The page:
You can find our front-end boilerplate, Aperto Move, and the above-mentioned testing stack on GitHub

GitHub – apertomove/move-web-starterkit: A boilerplate for web projects at Aperto Move.

Move-web-Starterkit – A boilerplate to support web projects at Aperto Move

Our boilerplate automatically recognizes any file ending *.spec.js as a unit test file. It is bundled with all other unit tests files and executed by Mocha.

You would use ES6 imports to import the test libraries and code that you need. After writing your tests, you will execute the test task “npmtest” from the command line.All tests passing makes a happy developer

Bonus: This task can be automatically executed by continuous integration environments such as Jenkins, TravisCI, Bamboo, or Bamboo. You can make sure that your code passes all unit testing before it is deployed to your live server.

What is the best time to test? Before or after the implementation?

There are many opinions about whether unit tests should be written before or after the code is implemented. Both methods have their pros and cons.

Test Driven Development (TDD) is a method that allows you to write tests before you implement your code. This will allow you to plan your code better and create a public interface before you actually start writing code.

This is contrary to the agile principle of creating tangible results using working code as soon as possible. Our Scrum team builds projects based on iterative, inter-disciplinary feedback rather than creating a plan. We want to make software that works quickly so we can get feedback as soon as possible. This involves trying out different solutions and adapting the prototype implementation to reflect early feedback. In our case, this means that the tests should be written after the team has decided on the solution. We would have to present more information to get feedback, and we might need to create tests for possible solutions that won’t make it into final products.

Your project setup will determine the best time to write unit tests. It is best to start writing your unit tests as soon as you have a solution in place. You might write your tests first if your development process relies heavily on feedback.

What does testing mean for the Agile Development Process?

To ensure that writing tests are not skipped, we have a mandatory task called “write unit test” at the start of every sprint. This is for each user story. This task is usually completed after an internal UX- or UI review of each story.

It is important to factor in the extra time required to write unit tests and estimate each user story when sprint planning meetings take place. Your velocity may be lower if you’re just starting to write unit tests, but it will soon return back to normal. Writing unit tests is a prerequisite for maintaining your velocity or improving it for larger software projects that have multiple developers.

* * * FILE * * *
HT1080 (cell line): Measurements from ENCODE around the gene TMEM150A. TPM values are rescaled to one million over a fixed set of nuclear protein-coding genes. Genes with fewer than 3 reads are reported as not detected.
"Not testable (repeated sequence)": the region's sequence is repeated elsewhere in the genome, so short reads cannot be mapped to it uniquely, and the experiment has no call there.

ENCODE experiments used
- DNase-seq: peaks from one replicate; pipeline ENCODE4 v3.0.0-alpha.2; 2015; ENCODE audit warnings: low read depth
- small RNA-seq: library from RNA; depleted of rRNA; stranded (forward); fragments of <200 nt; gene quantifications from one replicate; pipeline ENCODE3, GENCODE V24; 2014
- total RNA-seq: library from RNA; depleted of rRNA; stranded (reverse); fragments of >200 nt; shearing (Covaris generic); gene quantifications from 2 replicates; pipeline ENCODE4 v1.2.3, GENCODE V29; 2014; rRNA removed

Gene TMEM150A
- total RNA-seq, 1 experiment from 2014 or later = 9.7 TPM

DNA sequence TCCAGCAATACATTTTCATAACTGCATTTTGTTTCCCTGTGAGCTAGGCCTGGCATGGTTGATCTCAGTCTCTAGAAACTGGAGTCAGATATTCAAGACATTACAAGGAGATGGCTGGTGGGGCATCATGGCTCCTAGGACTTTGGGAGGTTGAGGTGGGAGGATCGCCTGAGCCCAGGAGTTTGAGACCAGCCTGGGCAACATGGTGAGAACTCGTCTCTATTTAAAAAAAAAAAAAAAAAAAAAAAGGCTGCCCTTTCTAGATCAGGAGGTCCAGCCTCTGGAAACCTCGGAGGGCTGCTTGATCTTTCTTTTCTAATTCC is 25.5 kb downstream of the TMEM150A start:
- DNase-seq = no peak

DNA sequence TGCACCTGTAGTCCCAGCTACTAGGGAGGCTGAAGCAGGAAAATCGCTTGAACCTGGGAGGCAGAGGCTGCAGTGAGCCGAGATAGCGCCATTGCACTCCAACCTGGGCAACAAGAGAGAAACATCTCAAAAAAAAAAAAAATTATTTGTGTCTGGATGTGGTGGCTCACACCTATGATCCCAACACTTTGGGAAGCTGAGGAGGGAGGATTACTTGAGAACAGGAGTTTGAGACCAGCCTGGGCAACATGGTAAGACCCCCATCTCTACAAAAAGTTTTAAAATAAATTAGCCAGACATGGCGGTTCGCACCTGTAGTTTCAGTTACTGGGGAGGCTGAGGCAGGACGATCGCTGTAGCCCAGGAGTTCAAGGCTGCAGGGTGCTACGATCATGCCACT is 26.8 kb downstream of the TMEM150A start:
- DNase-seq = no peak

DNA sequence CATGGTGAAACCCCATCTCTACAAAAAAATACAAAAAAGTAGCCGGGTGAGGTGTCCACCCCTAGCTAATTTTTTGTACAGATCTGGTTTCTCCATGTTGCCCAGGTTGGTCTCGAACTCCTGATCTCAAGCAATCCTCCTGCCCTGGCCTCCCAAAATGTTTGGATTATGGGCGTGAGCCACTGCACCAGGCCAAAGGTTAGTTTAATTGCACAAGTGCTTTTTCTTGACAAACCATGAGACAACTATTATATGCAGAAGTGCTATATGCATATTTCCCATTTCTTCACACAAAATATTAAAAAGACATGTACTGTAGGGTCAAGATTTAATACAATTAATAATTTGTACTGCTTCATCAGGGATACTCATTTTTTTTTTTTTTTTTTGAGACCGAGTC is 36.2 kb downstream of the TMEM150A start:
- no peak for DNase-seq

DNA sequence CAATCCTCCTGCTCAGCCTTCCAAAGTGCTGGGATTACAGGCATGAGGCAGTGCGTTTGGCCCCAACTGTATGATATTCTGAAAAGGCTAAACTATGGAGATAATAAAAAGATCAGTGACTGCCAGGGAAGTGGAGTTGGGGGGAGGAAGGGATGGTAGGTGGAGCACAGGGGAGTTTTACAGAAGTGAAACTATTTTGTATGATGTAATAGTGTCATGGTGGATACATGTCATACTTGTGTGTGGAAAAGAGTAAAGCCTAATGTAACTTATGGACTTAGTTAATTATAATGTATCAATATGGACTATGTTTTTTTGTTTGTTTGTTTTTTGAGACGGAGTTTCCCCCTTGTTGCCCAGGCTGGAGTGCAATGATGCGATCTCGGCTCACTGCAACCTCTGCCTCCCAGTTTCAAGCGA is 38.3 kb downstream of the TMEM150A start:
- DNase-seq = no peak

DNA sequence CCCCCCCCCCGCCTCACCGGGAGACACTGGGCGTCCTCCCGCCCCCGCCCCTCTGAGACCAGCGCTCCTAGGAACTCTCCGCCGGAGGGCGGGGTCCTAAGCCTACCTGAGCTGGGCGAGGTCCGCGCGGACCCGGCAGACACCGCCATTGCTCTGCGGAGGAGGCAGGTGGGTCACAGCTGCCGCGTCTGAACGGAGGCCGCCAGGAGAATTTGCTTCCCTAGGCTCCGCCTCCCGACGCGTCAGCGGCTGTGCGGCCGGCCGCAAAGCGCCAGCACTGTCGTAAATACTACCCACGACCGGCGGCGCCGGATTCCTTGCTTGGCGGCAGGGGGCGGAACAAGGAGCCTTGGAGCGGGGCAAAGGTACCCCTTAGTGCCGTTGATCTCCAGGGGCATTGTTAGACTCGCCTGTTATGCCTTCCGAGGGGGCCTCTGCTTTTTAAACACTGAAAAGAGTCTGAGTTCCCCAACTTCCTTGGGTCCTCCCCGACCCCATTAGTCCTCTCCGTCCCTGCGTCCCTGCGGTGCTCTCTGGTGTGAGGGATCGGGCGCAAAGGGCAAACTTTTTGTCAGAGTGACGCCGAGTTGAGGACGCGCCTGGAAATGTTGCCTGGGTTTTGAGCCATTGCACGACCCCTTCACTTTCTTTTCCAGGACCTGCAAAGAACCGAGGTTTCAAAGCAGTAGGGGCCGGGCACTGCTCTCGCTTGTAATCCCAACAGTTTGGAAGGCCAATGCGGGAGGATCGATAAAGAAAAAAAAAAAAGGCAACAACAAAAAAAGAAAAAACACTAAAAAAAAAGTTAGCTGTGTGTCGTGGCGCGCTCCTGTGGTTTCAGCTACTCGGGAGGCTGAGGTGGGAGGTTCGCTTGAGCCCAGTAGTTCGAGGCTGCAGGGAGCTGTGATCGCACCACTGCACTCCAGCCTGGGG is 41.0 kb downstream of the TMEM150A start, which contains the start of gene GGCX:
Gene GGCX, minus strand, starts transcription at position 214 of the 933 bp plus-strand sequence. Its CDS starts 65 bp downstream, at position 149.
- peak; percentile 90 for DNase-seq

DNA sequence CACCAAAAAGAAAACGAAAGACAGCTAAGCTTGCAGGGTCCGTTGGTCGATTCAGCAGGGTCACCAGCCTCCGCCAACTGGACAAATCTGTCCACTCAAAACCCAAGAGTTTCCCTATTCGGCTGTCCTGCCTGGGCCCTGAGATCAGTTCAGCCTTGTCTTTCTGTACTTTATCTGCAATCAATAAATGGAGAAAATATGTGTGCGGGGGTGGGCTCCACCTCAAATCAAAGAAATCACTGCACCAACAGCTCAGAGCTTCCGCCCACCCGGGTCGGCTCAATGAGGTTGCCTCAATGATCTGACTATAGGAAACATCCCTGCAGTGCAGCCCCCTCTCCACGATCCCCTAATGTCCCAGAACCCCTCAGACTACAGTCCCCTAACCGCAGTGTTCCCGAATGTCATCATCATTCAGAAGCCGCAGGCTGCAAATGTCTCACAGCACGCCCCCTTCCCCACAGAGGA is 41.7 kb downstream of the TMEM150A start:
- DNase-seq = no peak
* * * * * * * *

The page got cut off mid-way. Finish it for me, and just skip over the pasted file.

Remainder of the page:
You need to constantly refactor your code to adapt to new product requirements. You can do this easily if your code base has been thoroughly tested without worrying about breaking anything. This is particularly useful for multiple developers working on the same project. They can quickly see the unit test suite and be notified instantly if a test fails, after having changed something.

Is it worth the effort?

It is. It is. However, the time required to write tests can be made up by several other steps in the development process.

  • The QA engineer is able to test faster and write fewer bug reports.
  • You can implement new features quicker by spending less time fixing bugs.
  • Other developers don’t have to be afraid to break things, and can jump into the project faster.
  • Bugs can be located and traced in less time if they do happen
  • If a test is written to cover every bug found, regressions can be eliminated

What are the best times to omit unit tests?

It is a good idea to test any software. There are some projects that unit testing might not be practical. It might not be necessary to write unit tests if you are developing a simple prototype software that will be used as a demonstration. It can be omitted to make your development process more efficient and lean.

What else can I do?

A solid foundation of unit test can make your testing process more efficient. You can monitor and continuously measure your test coverage. This is the percentage of your code that is executed within your unit test suite. This is possible with tools such as Istanbul. The code coverage value is not something to be taken too seriously. It doesn’t necessarily tell you how useful and quality your tests are.

If compatibility with browsers is important to your project, you can run unit testing automatically in different browsers using real devices either on your device farm (for example. Karma or a cloud service like Sauce Labs.

Integration tests are a useful addition to unit testing in large software projects. Although they are similar to unit tests in structure, integration tests serve a different purpose. Integration tests ensure that all parts of your software work together seamlessly, so that one module can use another’s API.

End-to-end tests are the final step in automation. These tests simulate certain user interactions with your application, including back-end interaction and business logic. End-to-end testing simulates a series user interactions using a script that controls a specific instance of your application through a browser. The script then checks whether your application responds as expected. One example is to fill out a login form automatically with invalid data, and then submit it. The script then checks if the appropriate error message appears on your web site. nightwatch.js is a good Node.js solution to end-to-end testing.

How do I get started now?

Start using tests as soon as you start your next project. It will be more difficult to implement tests for existing projects. This is because you likely haven’t written testable codes without considering testability.

This might be slow at first, but it will become much faster over time. Your first test may not have the most elegant code but that is okay. A simple test that performs poorly is better than none. You will also gain valuable experience quickly. Although unit testing may seem daunting at first glance, it is not rocket science.